European Markets Decline, Us Future Unclear

European Markets Decline, Us Future Unclear

European stocks ended last week with the longest run of weekly declines in over a year – and are poised for another setback.  



European Markets Decline, Us Future Unclear
European Markets Decline, Us Future Unclear

Indexes fell this morning after lower-than-expected economic data led to more pessimism over the region’s financial recovery.

Europe’s benchmark index, the Stoxx Europe 600, dropped 0.9%. France’s CAC 40 fell 1.2%, the DAX of Germany declined 1.4%, Portugal’s PSI 20 lost 2.3% and the UK’s FTSE 100 fell 0.9%.
 
“This correction might be the symptom for something larger,” Benedict Goette, founder of asset-management firm Compass Capital AG in Zurich, told Bloomberg. “I do not expect a big positive impulse from the current earnings season in Europe. Unless a multi-day up-move develops, people will remain nervous. We’re now in the highly volatile phase of attempting to bottom, but I would expect a final bottom only by the end of October or mid-November.”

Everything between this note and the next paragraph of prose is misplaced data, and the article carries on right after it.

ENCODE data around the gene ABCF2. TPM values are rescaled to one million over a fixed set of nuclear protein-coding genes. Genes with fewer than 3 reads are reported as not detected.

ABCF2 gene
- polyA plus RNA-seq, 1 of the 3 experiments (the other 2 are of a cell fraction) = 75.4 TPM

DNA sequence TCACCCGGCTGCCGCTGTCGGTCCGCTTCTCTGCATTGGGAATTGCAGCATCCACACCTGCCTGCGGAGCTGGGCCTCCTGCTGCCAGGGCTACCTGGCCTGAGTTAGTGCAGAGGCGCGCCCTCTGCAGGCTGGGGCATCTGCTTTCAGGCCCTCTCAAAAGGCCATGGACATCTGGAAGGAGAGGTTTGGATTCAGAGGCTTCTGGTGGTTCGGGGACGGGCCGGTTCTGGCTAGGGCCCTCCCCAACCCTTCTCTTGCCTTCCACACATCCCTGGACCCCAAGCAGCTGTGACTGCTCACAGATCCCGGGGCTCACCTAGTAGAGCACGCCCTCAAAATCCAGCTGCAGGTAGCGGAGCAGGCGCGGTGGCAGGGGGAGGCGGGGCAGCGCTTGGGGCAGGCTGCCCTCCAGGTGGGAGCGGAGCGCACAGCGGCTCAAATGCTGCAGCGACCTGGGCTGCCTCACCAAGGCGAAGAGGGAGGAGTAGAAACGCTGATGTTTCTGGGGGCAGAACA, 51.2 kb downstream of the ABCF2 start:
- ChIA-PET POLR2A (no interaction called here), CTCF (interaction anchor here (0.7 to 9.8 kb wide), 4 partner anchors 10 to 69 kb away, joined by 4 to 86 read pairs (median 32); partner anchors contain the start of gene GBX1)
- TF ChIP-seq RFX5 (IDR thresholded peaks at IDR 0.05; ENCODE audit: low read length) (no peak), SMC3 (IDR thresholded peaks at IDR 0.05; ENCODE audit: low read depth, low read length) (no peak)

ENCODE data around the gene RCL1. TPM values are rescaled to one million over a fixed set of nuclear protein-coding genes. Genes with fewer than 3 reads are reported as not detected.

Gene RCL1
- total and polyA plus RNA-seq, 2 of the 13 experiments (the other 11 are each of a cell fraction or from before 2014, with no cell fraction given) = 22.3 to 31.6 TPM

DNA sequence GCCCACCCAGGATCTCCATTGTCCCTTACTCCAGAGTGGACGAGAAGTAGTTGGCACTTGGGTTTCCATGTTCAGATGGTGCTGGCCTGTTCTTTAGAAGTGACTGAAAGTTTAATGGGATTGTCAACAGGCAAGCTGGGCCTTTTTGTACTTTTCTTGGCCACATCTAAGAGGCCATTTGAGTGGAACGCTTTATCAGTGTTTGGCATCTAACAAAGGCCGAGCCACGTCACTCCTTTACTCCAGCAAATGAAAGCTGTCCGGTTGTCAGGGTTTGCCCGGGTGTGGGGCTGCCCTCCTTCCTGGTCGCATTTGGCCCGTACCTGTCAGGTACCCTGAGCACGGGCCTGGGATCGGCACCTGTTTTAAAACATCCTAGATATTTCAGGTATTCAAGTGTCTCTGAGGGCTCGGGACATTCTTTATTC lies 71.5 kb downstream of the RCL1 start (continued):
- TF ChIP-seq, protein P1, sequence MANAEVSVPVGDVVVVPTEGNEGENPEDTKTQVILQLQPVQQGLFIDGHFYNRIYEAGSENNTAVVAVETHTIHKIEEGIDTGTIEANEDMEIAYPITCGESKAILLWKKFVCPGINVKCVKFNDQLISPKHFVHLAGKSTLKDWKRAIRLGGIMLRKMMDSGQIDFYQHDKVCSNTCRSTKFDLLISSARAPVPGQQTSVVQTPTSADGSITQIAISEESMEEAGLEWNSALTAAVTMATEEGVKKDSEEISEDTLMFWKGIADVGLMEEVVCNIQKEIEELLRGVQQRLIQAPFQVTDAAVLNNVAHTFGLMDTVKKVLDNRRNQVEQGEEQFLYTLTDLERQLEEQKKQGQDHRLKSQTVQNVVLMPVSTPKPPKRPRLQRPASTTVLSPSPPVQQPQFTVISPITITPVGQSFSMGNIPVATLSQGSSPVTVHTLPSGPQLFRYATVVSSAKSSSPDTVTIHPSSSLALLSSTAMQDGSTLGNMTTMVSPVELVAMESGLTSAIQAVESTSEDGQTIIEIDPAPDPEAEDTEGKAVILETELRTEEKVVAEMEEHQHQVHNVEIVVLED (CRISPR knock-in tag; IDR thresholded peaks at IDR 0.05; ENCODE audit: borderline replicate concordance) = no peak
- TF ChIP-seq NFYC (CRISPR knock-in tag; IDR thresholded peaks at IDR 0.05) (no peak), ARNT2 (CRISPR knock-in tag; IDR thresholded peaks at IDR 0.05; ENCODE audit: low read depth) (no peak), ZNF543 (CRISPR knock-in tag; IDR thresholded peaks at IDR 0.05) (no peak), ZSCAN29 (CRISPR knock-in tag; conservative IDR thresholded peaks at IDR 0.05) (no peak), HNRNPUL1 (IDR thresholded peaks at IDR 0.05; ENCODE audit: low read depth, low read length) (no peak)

US indexes’ future uncertain
The US stock market, on the other hand, ended last week with an upswing after fluctuating from day to day, according to The Wall Street Journal. But economists are concerned that the gain could be short-lived as some troublesome factors linger.

Some analysts believe US stocks are susceptible to the lingering economic weakness in Europe and the slowdown in China. Others recognize the likelihood of continued sell-off in the near-term, but maintain confidence in the US economic recovery going forward.

One expert expressed his belief that downtrodden stocks will bounce back by the end of the year, but not without more downward movement first. Others echoed his sentiment.

“Everybody made jokes a couple years ago that the U.S. was the best-looking warhorse in the glue factory. Now it looks like we don’t belong there anymore. Our economy isn’t roaring but it is coming back,” William Hackney, senior partner at Atlanta Capital Management, told The Wall Street Journal.

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